The Catholic Church says that Peter was Pope in Rome from 41 to 66 A.D., a period of twenty-five years, but the Bible shows a different story. The book of the Acts of the Apostles (in either the Catholic or Protestant Bible) records the following: Peter was preaching the Gospel to the circumcision (the Jews) in Caesarea and Joppa in Palestine, ministering unto the household of Cornelius, which is a distance of 1,800 miles from Rome (Acts 10:23, 24). Soon after, about the year 44 A.D. (Acts 12), Peter was cast into prison in Jerusalem by Herod, but he was released by an angel. From 46 to 52 A.D., we read in the thirteenth chapter that he was in Jerusalem preaching the difference between Law and Grace. Saul was converted in 34 A.D., and became Paul the Apostle (Acts 9). Paul tells us that three years after his conversion in 37 A.D., he “went up to Jerusalem to see Peter” (Galatians 1:18), and in 51 A.D., fourteen years later, he again went up to Jerusalem (Galatians 2:1, 8), Peter being mentioned. Soon after that he met Peter in Antioch, and as Paul says, “withstood him to the face, because he was to be blamed,” Galatians 2:11. The evidence is abundant, the truth is clear from the Scriptures which have never failed. It would be breathtaking to read of the boldness of Paul in dealing with Peter. Very few, if any, have withstood a Pope and lived (except in these days when everybody seems to withstand him). If Peter was Pope, it would have been no different. Paul does not only withstand Peter but rebukes him and blames him for being at fault.
This reminds me of my visit to the St. Angelo Castle in Rome. This castle, which is a very strong fortress, is connected with the Vatican by a high arched viaduct of about a mile in length over which popes have fled in time of danger. The Roman Catholic guide showed me a prison room which had a small airtight chamber in it. He told me that a Cardinal who had contended with a pope on doctrine was thrown into this airtight chamber for nearly two hours until he almost smothered to death. He then was led to the guillotine a few feet away and his head was cut off. Another thing remained with me forcibly. The guide showed me through the apartments of the various popes who had taken refuge there. In each case he also showed me the apartment of the mistresses of each of the popes. I was amazed that he made no attempt to hide anything. I asked him “Are you not a Catholic?” He humbly answered, “Oh yes, I am a Catholic, but I am ashamed of the history of many of the popes, but I trust that our modern popes are better.” I then asked him, “Surely you are aware of the affair between Pope Pius XII and his housekeeper?” Many in Rome say that she ran the affairs of the Pope and the Vatican as well. He hung his head in shame and sadly said, “Yes, I know.”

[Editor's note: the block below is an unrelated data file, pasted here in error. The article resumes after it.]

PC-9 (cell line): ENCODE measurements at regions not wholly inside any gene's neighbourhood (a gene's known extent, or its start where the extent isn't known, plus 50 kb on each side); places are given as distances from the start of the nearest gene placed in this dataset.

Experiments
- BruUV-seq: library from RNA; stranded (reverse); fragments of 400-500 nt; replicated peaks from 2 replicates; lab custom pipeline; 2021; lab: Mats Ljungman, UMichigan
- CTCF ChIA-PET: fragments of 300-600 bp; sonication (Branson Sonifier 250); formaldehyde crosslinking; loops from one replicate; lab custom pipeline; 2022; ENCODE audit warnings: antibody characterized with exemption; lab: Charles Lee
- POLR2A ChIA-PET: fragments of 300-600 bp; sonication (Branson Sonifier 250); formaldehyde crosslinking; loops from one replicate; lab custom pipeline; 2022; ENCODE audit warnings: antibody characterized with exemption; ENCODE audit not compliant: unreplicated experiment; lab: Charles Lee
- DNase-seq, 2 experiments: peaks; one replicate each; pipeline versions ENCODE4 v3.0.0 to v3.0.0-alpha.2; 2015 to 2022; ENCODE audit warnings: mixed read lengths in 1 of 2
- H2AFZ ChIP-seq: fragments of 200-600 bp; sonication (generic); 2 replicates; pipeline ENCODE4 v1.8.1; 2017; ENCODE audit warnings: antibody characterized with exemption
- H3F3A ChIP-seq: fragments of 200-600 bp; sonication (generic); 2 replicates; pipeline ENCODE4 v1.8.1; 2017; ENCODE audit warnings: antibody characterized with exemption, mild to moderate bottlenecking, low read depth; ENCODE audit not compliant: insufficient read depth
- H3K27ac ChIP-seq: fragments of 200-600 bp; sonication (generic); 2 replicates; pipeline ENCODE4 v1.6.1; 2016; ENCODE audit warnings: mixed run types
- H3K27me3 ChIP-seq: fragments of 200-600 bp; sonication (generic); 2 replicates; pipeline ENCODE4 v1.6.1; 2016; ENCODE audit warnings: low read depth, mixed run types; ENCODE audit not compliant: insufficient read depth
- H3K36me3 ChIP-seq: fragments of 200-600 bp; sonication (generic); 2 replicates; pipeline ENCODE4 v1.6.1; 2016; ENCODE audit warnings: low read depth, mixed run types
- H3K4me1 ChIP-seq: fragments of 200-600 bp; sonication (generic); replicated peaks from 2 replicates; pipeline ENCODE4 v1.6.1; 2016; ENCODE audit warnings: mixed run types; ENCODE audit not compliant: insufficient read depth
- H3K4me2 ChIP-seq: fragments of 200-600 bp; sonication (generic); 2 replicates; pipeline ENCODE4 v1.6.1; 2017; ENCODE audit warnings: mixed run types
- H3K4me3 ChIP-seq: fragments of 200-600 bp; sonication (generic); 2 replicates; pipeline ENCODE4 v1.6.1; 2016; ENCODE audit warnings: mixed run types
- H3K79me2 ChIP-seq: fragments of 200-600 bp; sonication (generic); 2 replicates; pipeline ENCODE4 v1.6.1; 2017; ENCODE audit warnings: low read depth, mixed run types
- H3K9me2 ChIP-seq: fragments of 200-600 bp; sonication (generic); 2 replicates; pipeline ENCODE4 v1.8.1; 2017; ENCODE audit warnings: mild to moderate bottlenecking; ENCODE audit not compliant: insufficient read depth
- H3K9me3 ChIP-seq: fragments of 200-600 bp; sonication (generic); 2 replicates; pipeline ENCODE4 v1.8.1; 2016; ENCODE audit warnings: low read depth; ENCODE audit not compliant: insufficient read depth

All this explains why the Catholic Church has been so careful to keep this discovery unknown. They were successful in doing just that from 1953, when it was discovered by the Franciscans on their own convent site, until 1959. Having succeeded for so long in keeping “this thing quiet,” as the Pope had admonished, they were off guard when a fellow at that time came along who appeared harmless but persistent. Little did they know that this fellow would publish the news everywhere. Their position in the world is shaky enough without this discovery becoming generally known.
As I have mentioned, I had a very agreeable talk with priest Milik, but I did not have the opportunity to see priest Bagatti while in Jerusalem. I wrote to him, however, on March 15, 1960, as follows: “I have spoken with a number of Franciscan priests and monks and they have told me about you and the book of which you are a co-writer. I had hoped to see you and to compliment you on such a great discovery, but time would not permit. Having heard so much about you and that you are an archaeologist (with the evidence in hand), I was convinced, with you, concerning the ancient burial ground that the remains found in the ossuary with the name on it, ‘Simon Bar Jona’, written in Aramaic, were those of St. Peter.” It is remarkable that in his reply he did not contradict my statement, which he certainly would have done if he honestly could have done so. “I was very much convinced with you . . . that the remains found in the ossuary . . . were those of St. Peter.” This confirms the talk I had with the Franciscan monk in Bethlehem and the story he told me of Priest Bagatti’s going to the Pope with the evidence concerning the bones of St. Peter in Jerusalem. In his letter one can see that he is careful because of the Pope’s admonition to keep this discovery quiet. He therefore wrote me that he leaves the whole explanation of the Aramaic words, “Simon Bar Jona,” to priest Milik. This is a familiar way of getting out of a similar situation. In priest Bagatti’s letter one can see that he is in a difficult position. He cannot go against what he had written in 1953, at the time of the discovery of this Christian-Jewish burial ground, nor what he had said to the Franciscan monk about his visit to the Pope. However, he does raise a question which helps him to get out of the situation without altogether contradicting himself and at the same time putting a smoke screen around the truth. He wrote,